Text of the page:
How do I Defend an Insubordination Charge?

By Lindsay Kramer - Updated November 04, 2018

In the workplace, there is a clearly defined hierarchy of employees. Employees are required to obey any direct orders their supervisors make as well as any orders that come from supervisors higher in the chain of command. Refusing to obey an order is known as insubordination, which can be a fireable offense. What constitutes insubordination is not always clear, however. Although certain actions, like calling a supervisor a foul name or outright refusing to comply with company policy, are clearly acts of insubordination, actions made through misunderstandings, actions taken out of context and instances of employees exercising certain rights can also be incorrectly labeled as insubordination, and in those instances, you may be able to refute the accusation.

Tip

When you are charged with insubordination, you can refute the charge by demonstrating why and how it is inaccurate in a rebuttal letter.

What to Do When You Are Falsely Accused of Insubordination

After an act perceived as insubordination, your supervisor may write an insubordination query discussing the incident. This letter outlines the nature of the transgression, states the company’s insubordination policy and how you violated it and states the consequences you will face because of the transgression. You could be terminated, or the query could serve as a warning and reminder that if you violate the insubordination policy again, you will be fired.

If you feel you were falsely accused of insubordination, avoid discussing the issue with your coworkers or getting angry with your supervisor. The first thing to do is to determine the nature of the false accusation. Were you accused of using foul language in the workplace despite similar language being used among employees every day? Did you refuse an order because complying would have created a safety hazard or gone against your personal ethics? The specific accusation you face and the actual circumstances of the incident will guide your response to the accusation.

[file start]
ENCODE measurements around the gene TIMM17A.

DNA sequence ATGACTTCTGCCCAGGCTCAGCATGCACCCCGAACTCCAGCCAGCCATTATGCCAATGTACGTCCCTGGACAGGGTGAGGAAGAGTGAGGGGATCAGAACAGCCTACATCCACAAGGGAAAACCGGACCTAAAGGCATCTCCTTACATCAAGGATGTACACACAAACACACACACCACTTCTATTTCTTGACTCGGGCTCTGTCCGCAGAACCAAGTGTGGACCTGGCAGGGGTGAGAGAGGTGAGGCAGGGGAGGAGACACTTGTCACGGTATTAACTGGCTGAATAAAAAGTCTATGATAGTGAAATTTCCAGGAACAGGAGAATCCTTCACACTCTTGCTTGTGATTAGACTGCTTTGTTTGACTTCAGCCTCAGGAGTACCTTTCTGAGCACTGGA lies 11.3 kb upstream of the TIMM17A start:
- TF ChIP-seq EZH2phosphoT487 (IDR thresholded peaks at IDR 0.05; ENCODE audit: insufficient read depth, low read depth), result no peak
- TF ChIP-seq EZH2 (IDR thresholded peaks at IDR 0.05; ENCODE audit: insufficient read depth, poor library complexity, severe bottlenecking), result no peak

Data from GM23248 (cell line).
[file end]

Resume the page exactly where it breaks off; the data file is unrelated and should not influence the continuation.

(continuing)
How Do I Reply to a Query on Insubordination?

If you feel the accusation is inaccurate, you may write a rebuttal to the supervisor to explain your position. Sometimes, legitimate actions taken to avoid an accident or public embarrassment can be taken out of context and assumed to be insubordination. It is also possible for an insubordination claim to be used as a form of retaliation against an employee who engaged in a protected activity, like filing a sexual harassment claim or acting as a whistleblower.

In your rebuttal letter, explain the circumstances surrounding the incident noted in the original query and include direct, factual responses to any inaccurate claims the query made. Address the specific claims made in the query and explain why you took the action you took or how the action was misrepresented in the query.

How to Fight an Insubordination Claim

Fighting an insubordination claim often involves more than responding to it. When you want to clear your name and avoid future repercussions from the claim, you should work with an experienced employment lawyer to develop a robust response. If necessary, you may file a counterclaim, such as a harassment or retaliation claim.

To fight an insubordination claim, gather all documents relevant to the charge, such as the original query, your response letter, testimonies from colleagues who witnessed the incident and copies of any company policies or laws that support the action you chose to take. Deliver this file to the supervisor one level above the supervisor who filed the original insubordination charge. After reviewing the claim, the rebuttal, and the supporting evidence the employee provided, the higher level supervisor may have the charge removed from your record or agree with the original charge, in which case it remains on your record and you must face its consequences, which may include termination or filing suit against your employer. If you do have an attorney, give everything to her that you receive from your employer related to the incident and seek her advice on how to proceed if the insubordination charge is not removed or if you're terminated.

About the Author

Lindsay Kramer is a freelance writer and editor who has been working in the legal niche since 2012. Her primary focus areas within this niche are family law and personal injury law. Lindsay works closely with a few legal marketing agencies, providing blog posts, website content and marketing materials to law firms across the United States.

Cite this Article A tool to create a citation to reference this article Cite this Article